Victor Warner—Notary Public

Contact details


020 8892 0092


07930 405 336



49 Moor Mead Road
St Margarets

This website is under construction…not all the pages or links are available just yet…

What is an Apostille?

An Apostille is a certificate issued by the Foreign and Commonwealth Office that states my signature and seal are genuine. Other than for lawyers, an Apostille is the same as legalisation: confirmation that my signature and seal are genuine.

Is there a difference between obtaining an Apostille and legalisation?

Yes. Legalisation means taking a document to a country’s embassy (after, usually, first taking the document to the Foreign and Commonwealth Office). Obtaining an apostille means taking the document only to the Foreign and Commonwealth Office.

The reality of legalisation

Where legalisation is required (and it is not possible to get just an apostille), the reality in many cases is that the document must first go to the Foreign and Commonwealth Office and then to a country’s embassy/consulate.

The Foreign and Commonwealth Office first place a certificate (a piece of paper together with their seal) on the notarised document to confirm that the notary’s signature and seal are genuine and then the embassy/consulate put their own stamp to confirm that the signature of the official at, and the seal of, the Foreign and Commonwealth Office are genuine.

This double requirement is required for almost all countries were legalisation is required. There are a few exceptions where it is possible to just send a document to a country’s consulate/embassy (such as Brazil).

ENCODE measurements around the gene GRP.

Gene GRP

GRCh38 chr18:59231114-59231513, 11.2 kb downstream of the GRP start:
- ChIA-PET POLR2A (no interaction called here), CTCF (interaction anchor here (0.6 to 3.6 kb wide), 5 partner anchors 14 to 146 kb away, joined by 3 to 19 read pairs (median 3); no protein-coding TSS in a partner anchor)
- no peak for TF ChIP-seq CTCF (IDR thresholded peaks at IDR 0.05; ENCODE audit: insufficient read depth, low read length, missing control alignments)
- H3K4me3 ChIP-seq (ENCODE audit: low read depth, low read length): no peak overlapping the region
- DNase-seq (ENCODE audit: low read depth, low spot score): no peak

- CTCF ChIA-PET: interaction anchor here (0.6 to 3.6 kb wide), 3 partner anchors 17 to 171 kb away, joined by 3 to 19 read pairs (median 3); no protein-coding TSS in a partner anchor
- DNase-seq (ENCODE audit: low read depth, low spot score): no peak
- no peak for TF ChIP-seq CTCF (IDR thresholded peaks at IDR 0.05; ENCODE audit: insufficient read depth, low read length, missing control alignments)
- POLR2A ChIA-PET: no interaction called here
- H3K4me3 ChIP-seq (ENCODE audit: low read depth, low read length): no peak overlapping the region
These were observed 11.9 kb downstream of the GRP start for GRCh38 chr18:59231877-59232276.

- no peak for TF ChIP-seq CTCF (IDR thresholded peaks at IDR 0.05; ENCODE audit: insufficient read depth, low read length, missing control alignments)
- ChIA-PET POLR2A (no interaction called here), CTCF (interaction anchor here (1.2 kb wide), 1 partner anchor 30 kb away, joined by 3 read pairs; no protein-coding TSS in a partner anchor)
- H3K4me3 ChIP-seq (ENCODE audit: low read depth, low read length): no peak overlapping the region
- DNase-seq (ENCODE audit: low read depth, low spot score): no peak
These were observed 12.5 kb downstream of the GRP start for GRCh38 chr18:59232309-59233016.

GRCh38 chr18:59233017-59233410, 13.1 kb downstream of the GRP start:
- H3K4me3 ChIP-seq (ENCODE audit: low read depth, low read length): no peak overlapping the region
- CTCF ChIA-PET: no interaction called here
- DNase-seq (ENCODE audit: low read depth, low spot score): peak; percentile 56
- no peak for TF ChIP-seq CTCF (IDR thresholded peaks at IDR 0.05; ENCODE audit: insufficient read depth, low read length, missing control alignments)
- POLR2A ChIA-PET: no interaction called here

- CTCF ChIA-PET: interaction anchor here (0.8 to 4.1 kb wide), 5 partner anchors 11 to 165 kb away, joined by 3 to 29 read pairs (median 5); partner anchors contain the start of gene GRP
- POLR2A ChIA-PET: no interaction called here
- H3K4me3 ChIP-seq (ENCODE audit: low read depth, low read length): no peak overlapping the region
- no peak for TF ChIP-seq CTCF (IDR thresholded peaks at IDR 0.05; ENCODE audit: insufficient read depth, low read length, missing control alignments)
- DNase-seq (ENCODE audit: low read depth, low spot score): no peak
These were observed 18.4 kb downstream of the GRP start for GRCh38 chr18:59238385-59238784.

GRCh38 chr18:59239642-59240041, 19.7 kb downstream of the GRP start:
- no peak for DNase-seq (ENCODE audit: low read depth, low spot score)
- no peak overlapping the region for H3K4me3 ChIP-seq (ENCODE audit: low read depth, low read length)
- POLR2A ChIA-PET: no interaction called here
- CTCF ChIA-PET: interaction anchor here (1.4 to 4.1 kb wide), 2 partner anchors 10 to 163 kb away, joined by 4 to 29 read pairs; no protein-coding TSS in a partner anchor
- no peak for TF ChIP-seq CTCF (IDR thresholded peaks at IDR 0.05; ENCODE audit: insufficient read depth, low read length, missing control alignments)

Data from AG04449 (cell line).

Some history

Prior to 1961, to have a notary’s signature and seal confirmed as genuine it was necessary to take the notarised document to the country’s embassy where the document was going. The Hague Convention of 5 October 1961 Abolishing the Requirement of Legalisation for Foreign Public Documents was introduced to removed this requirement. Instead where confirmation of the genuineness of a signature and seal is required the document is taken to a country’s authorised representative instead (in the UK, the Foreign and Commonwealth Office). The aim was to simplify procedures (i.e. replacing different procedures (and prices) for each country with just one.

How to know whether obtaining an apostille or legalisation is required (or no legalisation etc is needed at all)?

The simplest way is to consult the list of members of the 1961 Convention. If the country is listed then usually only an apostille is required. But here is a summary:

Last modified: 29 October 2014